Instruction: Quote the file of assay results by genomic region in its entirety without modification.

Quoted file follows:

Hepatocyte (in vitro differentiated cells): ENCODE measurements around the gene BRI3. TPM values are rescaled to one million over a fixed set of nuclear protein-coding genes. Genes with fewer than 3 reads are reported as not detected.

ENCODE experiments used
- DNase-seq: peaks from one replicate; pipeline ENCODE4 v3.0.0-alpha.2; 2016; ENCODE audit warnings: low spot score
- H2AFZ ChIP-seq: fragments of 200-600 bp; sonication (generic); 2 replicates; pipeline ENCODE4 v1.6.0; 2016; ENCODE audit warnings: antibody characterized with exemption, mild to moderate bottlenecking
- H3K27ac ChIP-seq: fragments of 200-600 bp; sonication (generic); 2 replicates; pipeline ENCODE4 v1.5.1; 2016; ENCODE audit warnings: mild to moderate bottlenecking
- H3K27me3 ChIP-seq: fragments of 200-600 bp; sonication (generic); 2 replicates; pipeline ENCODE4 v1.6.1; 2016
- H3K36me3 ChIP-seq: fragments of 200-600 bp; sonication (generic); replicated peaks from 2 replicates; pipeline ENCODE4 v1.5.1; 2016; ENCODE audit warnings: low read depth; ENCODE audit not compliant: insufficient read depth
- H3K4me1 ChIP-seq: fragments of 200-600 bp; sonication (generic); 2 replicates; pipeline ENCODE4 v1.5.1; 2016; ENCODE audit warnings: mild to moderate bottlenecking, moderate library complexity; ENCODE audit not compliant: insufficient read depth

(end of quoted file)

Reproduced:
Hepatocyte (in vitro differentiated cells): ENCODE measurements around the gene BRI3. TPM values are rescaled to one million over a fixed set of nuclear protein-coding genes. Genes with fewer than 3 reads are reported as not detected.

ENCODE experiments used
- DNase-seq: peaks from one replicate; pipeline ENCODE4 v3.0.0-alpha.2; 2016; ENCODE audit warnings: low spot score
- H2AFZ ChIP-seq: fragments of 200-600 bp; sonication (generic); 2 replicates; pipeline ENCODE4 v1.6.0; 2016; ENCODE audit warnings: antibody characterized with exemption, mild to moderate bottlenecking
- H3K27ac ChIP-seq: fragments of 200-600 bp; sonication (generic); 2 replicates; pipeline ENCODE4 v1.5.1; 2016; ENCODE audit warnings: mild to moderate bottlenecking
- H3K27me3 ChIP-seq: fragments of 200-600 bp; sonication (generic); 2 replicates; pipeline ENCODE4 v1.6.1; 2016
- H3K36me3 ChIP-seq: fragments of 200-600 bp; sonication (generic); replicated peaks from 2 replicates; pipeline ENCODE4 v1.5.1; 2016; ENCODE audit warnings: low read depth; ENCODE audit not compliant: insufficient read depth
- H3K4me1 ChIP-seq: fragments of 200-600 bp; sonication (generic); 2 replicates; pipeline ENCODE4 v1.5.1; 2016; ENCODE audit warnings: mild to moderate bottlenecking, moderate library complexity; ENCODE audit not compliant: insufficient read depth